by Sally Blanchard

 As a bird watcher, there have been times that I have looked at Spike, my caique, and thought that he looked like a little falcon. Perhaps that was at least partly because I saw two little falcons in Costa Rica; an Orange-breasted Falcon and the smaller but closely related Bat Falcon or because I had seen a falcon several years before that also had "orange pantaloons."  Many years ago I was driving to one of my favorite birdwatching locations east of Tucson. As I rounded a bend in a hilly area, I saw a falcon doing what is termed kiting right over the road. I knew immediately that it was a falcon I had never seen before mostly because of the color of its belly and legs. I had studied birds enough to know that it was an Aplomado Falcon, which is rarely seen in the United States. It is one of those visions that became etched in my brain because of the way the sun was shining on the bird. 

Now there is some interesting information that may show that parrots and falcons are actually related to each other ...

This is an interesting bit of information that I found at the following website

Falcons Closer to Parrots than to Hawks

Posted by: Loren Coleman on June 27th, 2008

The secret kinship of falcons and parrots is one of many surprises in a landmark genetic study of 169 bird species being published by Chicago Field Museum researchers.

A consequence of the study in the June 27, 2008 edition of the journal Science is a re-ordering of the field guides that many of America’s 80 million bird-watchers use. Most bird guides are based on scientific classifications, which experts said the new work could change in numerous ways.

“This is the most important single paper to date on the higher-level relationships of birds,” said Joel Cracraft, curator of birds at the American Museum of Natural History in New York, who was not part of the study.

The Field Museum launched a five-year effort with seven other institutions to do an unprecedented genetic analysis discovering many cases in which seemingly similar birds were merely distant relatives, or birds long assumed to be unrelated were closely linked.

Grebes, a type of diving bird, are not related to loons, as ornithologists had long believed. Surprisingly, grebes appear closely related to flamingos.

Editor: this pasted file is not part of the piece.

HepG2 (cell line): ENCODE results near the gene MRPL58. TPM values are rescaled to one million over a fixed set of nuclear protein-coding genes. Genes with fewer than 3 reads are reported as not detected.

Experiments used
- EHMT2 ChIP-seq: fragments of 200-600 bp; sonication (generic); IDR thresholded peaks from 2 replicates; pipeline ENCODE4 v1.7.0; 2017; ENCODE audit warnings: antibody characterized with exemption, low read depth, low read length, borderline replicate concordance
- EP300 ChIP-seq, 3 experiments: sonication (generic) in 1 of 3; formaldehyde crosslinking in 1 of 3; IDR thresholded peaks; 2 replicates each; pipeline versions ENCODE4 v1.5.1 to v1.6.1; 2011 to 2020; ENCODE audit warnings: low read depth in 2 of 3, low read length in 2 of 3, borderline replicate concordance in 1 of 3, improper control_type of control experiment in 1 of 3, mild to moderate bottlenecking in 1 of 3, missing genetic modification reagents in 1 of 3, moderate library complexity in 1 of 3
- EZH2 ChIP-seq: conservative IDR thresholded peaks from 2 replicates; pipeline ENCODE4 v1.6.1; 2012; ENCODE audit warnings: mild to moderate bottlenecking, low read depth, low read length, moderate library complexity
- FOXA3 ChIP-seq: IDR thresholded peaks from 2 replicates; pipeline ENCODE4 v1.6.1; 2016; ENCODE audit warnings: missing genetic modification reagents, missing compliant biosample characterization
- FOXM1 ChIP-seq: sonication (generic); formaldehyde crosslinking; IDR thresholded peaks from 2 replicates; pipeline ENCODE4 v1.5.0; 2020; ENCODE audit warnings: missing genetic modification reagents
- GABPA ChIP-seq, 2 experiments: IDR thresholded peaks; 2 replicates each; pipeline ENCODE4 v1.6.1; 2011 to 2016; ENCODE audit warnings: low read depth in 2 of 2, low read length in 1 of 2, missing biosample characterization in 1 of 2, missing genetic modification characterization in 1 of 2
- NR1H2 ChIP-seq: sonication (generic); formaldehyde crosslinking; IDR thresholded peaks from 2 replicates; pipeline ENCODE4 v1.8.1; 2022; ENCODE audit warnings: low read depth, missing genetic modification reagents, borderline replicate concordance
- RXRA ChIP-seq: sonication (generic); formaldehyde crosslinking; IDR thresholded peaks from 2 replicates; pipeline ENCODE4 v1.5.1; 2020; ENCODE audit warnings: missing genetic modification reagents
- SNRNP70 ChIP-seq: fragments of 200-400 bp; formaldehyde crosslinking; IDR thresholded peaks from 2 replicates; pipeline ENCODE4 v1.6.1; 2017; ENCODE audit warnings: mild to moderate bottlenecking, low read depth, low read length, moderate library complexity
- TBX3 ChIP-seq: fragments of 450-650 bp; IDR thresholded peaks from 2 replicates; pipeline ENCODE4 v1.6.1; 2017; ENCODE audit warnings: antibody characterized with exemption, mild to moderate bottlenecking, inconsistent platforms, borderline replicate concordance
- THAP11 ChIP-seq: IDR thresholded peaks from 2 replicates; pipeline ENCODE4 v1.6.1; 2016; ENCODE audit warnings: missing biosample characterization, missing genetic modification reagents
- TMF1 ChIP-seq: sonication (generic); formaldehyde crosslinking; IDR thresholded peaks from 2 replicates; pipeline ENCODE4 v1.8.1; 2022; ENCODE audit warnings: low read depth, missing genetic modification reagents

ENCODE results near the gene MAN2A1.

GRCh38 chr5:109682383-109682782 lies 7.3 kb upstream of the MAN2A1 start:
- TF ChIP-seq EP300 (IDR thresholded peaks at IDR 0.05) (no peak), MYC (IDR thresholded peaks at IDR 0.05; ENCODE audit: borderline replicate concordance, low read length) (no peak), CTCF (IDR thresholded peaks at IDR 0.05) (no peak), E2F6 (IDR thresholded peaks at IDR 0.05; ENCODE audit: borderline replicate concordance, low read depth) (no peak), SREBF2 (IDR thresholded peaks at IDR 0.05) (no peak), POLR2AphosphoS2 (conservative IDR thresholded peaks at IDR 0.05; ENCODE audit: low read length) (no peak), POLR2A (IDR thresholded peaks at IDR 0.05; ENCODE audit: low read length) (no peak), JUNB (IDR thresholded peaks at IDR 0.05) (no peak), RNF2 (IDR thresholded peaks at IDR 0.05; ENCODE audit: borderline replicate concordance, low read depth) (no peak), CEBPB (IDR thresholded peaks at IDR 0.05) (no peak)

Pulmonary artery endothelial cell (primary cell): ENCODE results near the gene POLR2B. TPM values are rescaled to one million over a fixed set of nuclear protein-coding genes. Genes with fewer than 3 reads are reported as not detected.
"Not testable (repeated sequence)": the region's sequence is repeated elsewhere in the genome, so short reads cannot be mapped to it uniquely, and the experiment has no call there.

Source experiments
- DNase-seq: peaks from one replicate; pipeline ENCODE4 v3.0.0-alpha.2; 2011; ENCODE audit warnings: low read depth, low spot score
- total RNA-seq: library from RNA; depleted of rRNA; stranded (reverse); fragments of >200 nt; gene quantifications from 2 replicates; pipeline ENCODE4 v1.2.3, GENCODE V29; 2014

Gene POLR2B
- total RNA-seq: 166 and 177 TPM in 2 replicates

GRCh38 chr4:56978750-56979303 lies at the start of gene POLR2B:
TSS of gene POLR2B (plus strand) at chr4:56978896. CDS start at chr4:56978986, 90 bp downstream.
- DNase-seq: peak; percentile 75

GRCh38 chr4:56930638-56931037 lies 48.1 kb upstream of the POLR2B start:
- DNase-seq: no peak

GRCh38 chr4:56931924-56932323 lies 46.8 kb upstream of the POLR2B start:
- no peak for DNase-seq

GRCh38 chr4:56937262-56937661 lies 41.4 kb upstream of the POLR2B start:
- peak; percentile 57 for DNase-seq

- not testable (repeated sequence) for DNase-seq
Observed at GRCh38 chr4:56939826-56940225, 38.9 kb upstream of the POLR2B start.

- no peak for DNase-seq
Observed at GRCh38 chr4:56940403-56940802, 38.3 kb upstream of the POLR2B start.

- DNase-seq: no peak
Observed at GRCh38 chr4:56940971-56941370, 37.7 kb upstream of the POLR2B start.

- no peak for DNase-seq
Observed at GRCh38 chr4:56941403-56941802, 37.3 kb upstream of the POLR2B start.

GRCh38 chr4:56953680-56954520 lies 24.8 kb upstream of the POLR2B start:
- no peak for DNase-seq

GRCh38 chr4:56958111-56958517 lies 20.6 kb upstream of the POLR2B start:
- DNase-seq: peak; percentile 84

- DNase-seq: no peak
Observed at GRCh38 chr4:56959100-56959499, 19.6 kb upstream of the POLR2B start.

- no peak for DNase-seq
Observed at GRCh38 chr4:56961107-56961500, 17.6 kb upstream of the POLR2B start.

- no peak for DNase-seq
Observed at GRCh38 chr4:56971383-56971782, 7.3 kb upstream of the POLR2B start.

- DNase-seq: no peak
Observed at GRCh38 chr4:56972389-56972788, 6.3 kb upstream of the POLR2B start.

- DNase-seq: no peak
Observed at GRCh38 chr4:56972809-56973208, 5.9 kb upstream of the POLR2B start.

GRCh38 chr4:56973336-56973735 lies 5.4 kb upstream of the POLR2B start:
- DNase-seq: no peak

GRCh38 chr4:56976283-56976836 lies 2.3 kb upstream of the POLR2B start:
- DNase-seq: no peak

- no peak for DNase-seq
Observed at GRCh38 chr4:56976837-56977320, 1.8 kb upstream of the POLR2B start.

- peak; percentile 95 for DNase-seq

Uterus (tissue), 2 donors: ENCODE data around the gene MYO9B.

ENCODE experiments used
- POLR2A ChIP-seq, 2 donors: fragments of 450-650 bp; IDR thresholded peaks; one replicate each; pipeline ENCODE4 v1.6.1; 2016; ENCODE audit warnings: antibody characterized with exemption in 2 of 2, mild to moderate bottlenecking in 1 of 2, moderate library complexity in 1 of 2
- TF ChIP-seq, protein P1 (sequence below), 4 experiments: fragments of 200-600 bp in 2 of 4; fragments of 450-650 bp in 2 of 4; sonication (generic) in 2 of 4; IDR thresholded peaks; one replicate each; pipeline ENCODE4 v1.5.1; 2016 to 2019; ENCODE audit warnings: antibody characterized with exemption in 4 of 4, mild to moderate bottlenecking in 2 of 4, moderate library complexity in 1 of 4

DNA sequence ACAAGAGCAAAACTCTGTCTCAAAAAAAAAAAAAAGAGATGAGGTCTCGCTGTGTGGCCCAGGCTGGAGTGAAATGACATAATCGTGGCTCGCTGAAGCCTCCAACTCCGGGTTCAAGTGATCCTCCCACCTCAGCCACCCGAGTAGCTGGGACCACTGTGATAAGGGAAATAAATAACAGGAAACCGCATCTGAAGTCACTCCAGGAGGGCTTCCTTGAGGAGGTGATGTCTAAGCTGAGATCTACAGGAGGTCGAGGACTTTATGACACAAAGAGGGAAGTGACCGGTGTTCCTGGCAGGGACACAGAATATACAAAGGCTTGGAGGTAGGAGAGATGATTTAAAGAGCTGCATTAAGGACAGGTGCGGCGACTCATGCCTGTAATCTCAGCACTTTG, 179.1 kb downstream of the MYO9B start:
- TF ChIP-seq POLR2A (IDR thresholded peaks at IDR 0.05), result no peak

The analysis also showed falcons are more closely related to parrots than to other hunters such as hawks and eagles. If true, the finding would mean that falcons do not even belong in the scientific order originally named for them.

The new lineage helps showcase how evolution works, experts said. Although falcons do not appear closely related to hawks, each species developed similarly shaped beaks and talons to hunt prey—an evolutionary process that biologists call convergence.

Working the new results into the guidebooks that birders use could take years, but many experts said some change is likely. Such books normally take their cue from the American Ornithologists’ Union, which releases an updated checklist of bird species each year.

Carla Cicero, curator of birds at the University of California-Berkeley’s museum of ornithology and a member of the committee that decides on changes to the checklist, said the committee typically waits for many teams to duplicate new findings before changing its bird classifications.

Still, “there are going to be a lot of changes, I can tell you that,” Cicero said.

Although conclusions like the falcon-parrot link may rattle some bird specialists, Joel Greenberg, an expert bird-watcher and editor of an anthology of Chicago nature writing, said such surprises can deepen the delight of studying birds.




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